• The residency experience combines opportunities for ongoing mentoring and formal and informal feedback to the physical therapist resident, including required written and live patient practical examinations, with a foundation in scientific inquiry, evidence-based practice, and course work designed to provide a theoretical basis for advanced practice. Each program is based on a well-defined, systematic process for establishing content validity of the curriculum that describes practice in a defined area. Residencies are created in a specialty area. In specialty areas where validated competencies have been identified, the curriculum should be based on those competencies. In addition, the curriculum should be consistent with the most current version of APTA's Guide to Physical Therapist Practice.

    Specialized programs must include postprofessional education and training in the scientific principles underlying practice applications. The curriculum sets forth the knowledge, skills, attitudes, and values needed to achieve the educational goals and objectives of the program.

    The program has the responsibility to include activities that promote the physical therapist resident's continued integration of practice, research, and scholarly inquiry, consistent with the program's mission and philosophy. An evaluation component helps to ensure that the stated goals are being met by the physical therapist resident through the curriculum plan.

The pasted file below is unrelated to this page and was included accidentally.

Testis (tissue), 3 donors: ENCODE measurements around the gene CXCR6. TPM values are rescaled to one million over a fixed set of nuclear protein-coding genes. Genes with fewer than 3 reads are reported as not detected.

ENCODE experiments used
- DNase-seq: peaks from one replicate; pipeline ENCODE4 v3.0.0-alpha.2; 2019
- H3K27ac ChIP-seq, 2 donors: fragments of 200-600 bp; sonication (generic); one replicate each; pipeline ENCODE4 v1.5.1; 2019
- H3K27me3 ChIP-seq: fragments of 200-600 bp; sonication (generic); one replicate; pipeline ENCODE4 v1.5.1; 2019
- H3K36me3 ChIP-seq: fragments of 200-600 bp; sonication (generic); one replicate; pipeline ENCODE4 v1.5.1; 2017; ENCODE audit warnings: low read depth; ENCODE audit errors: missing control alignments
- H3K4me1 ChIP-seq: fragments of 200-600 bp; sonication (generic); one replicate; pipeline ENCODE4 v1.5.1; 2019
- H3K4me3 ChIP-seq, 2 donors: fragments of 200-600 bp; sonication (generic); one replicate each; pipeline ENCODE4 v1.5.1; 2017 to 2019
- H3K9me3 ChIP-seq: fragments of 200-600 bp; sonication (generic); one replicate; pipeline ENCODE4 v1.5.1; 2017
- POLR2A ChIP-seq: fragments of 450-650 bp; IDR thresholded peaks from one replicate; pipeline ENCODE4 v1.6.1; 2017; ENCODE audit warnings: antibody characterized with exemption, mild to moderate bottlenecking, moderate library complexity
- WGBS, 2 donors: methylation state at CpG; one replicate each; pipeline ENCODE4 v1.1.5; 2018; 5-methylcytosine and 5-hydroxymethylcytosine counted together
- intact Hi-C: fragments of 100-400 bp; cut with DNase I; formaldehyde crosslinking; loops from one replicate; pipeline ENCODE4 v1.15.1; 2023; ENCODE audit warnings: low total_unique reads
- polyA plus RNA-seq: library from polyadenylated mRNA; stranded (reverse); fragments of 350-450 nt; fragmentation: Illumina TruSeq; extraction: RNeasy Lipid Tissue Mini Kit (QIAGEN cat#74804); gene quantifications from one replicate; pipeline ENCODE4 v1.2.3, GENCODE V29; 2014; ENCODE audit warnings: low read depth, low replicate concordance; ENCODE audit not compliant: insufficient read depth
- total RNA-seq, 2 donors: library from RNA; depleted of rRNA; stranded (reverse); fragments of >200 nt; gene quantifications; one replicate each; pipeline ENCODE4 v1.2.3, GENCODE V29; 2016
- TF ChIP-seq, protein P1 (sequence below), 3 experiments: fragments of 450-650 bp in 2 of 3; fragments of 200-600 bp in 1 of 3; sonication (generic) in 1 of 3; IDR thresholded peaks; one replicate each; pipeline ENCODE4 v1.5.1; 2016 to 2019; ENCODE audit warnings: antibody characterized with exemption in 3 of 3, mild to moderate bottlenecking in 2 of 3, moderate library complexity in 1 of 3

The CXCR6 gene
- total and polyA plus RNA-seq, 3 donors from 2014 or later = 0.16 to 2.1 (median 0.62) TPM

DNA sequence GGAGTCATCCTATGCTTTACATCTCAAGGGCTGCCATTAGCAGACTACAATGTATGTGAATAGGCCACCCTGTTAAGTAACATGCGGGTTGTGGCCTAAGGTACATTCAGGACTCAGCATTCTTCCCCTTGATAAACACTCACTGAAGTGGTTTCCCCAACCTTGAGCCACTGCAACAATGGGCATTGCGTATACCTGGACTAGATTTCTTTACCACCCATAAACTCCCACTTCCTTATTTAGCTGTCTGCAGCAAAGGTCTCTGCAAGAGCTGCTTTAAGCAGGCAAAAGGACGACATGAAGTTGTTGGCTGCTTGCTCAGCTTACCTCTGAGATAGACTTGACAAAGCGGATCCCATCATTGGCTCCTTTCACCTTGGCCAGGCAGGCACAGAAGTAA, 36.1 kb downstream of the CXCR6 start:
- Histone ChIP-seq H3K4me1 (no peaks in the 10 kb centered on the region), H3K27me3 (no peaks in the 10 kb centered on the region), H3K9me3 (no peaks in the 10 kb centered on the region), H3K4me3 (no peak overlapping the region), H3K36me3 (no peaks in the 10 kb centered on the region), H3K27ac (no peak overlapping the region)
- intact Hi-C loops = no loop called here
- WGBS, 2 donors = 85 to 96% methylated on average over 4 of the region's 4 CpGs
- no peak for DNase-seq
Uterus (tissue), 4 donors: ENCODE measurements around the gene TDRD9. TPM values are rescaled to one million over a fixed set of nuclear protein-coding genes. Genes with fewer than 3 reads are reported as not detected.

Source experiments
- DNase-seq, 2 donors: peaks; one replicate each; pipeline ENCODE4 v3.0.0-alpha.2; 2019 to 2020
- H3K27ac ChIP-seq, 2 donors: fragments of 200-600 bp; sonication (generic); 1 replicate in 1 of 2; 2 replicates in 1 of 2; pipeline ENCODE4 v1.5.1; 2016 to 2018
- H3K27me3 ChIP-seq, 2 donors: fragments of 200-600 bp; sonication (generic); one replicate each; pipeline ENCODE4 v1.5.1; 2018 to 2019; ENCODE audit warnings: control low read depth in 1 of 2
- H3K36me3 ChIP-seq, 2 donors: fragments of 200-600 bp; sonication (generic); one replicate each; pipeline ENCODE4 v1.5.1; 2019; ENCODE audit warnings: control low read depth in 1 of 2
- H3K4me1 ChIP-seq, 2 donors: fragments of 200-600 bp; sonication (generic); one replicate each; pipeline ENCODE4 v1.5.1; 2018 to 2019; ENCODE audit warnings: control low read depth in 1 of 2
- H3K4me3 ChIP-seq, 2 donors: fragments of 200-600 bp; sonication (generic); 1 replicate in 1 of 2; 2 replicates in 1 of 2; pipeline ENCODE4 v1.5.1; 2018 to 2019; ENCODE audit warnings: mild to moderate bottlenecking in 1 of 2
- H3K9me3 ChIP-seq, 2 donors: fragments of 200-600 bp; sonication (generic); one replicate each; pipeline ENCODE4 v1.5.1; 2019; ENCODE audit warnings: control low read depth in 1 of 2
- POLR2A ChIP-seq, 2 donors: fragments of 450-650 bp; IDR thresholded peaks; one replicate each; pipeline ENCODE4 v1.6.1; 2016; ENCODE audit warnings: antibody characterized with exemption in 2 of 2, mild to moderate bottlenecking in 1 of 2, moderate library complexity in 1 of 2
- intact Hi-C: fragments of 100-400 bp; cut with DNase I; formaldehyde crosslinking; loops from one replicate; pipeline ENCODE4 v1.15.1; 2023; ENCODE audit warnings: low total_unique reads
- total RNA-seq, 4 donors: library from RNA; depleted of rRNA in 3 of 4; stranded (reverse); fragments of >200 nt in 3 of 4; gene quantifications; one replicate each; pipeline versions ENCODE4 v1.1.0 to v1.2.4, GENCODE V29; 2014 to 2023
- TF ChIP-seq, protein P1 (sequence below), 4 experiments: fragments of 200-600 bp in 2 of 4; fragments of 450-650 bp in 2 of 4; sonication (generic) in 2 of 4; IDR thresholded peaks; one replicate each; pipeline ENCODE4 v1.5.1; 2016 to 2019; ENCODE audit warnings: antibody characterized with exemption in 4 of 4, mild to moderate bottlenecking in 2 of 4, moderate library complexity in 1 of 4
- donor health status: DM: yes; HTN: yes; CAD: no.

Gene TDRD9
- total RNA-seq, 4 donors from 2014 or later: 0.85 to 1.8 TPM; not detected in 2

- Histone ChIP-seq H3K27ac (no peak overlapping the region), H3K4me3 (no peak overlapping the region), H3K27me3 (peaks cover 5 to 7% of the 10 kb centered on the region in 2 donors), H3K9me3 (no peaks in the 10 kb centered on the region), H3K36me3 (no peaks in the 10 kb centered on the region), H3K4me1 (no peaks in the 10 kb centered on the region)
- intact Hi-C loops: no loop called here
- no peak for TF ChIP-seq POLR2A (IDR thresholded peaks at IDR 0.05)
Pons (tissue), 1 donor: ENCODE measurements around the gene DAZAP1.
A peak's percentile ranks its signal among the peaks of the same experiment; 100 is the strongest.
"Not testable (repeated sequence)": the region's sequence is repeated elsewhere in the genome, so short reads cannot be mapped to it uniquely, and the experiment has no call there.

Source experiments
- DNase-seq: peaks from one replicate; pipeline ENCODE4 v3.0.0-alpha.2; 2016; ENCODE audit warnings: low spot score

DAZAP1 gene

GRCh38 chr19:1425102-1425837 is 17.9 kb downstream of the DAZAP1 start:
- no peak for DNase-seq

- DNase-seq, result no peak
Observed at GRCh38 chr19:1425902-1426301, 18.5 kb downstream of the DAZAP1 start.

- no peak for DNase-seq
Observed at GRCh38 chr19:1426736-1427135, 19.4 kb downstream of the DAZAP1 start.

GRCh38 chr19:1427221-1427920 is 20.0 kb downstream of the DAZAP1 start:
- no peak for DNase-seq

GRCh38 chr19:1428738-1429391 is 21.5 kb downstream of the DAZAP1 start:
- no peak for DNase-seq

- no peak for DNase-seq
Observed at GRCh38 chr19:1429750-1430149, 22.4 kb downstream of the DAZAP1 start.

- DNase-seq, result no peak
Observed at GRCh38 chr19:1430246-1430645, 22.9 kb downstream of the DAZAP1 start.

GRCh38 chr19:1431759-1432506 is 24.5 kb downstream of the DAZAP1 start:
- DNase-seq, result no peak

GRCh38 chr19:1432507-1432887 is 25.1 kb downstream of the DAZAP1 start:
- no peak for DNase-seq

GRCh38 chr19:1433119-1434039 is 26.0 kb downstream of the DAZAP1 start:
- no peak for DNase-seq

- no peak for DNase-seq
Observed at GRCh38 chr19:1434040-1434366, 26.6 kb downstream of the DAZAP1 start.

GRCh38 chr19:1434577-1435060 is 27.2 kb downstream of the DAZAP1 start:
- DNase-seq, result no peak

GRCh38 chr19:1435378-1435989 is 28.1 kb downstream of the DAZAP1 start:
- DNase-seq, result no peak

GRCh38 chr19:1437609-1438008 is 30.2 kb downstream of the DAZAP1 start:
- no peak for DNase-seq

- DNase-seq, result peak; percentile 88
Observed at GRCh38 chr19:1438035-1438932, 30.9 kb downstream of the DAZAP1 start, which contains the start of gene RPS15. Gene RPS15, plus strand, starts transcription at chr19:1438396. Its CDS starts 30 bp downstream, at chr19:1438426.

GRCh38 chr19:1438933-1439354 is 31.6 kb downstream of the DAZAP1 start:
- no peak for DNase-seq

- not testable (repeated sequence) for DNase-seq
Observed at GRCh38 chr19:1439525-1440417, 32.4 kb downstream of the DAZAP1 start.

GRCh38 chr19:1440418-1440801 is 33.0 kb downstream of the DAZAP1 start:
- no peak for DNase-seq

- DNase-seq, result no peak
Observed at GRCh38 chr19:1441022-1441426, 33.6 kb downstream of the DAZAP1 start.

The program has a comprehensive curriculum that has been developed from, and is reflective of a validated analysis of practice, or comprehensive needs assessment (nonclinical programs only) and that incorporates concepts of professional behavior and ethics.

    The program's curriculum must cover the entire corresponding Description of Residency Practice, ABPTRFE-approved analysis of practice, or comprehensive needs assessment for that specialty. When a new DRP is published in the program's content area, the program must report their plan for updating their curriculum to be consistent with the most current DRP in the annual report. Those changes must be complete by the time of reaccreditation.

    The program provides a systematic set of learning experiences that addresses the content (knowledge, skills, and behaviors) needed to attain the performance outcomes for the clinical residents.

    • All residents must have a minimum of 150 hours of 1:1 mentoring and 300 educational hours over the course of the program.

    The educational hours may include a variety of educational opportunities, including but not limited to, case review, didactic classroom instruction, chat room, problem solving sessions, clinical rounds, and other planned educational experiences.

    Residency vs. Clinical Internship

    A clinical internship is a clinical education experience that is part of the requirement for graduation from a physical therapist professional education program (degree could be awarded before, during, or after the internship). Residency and fellowship programs are postprofessional programs that occur after the graduate physical therapist has obtained their license to practice.

  • Last Updated: 1/31/2018
    Contact: resfel@apta.org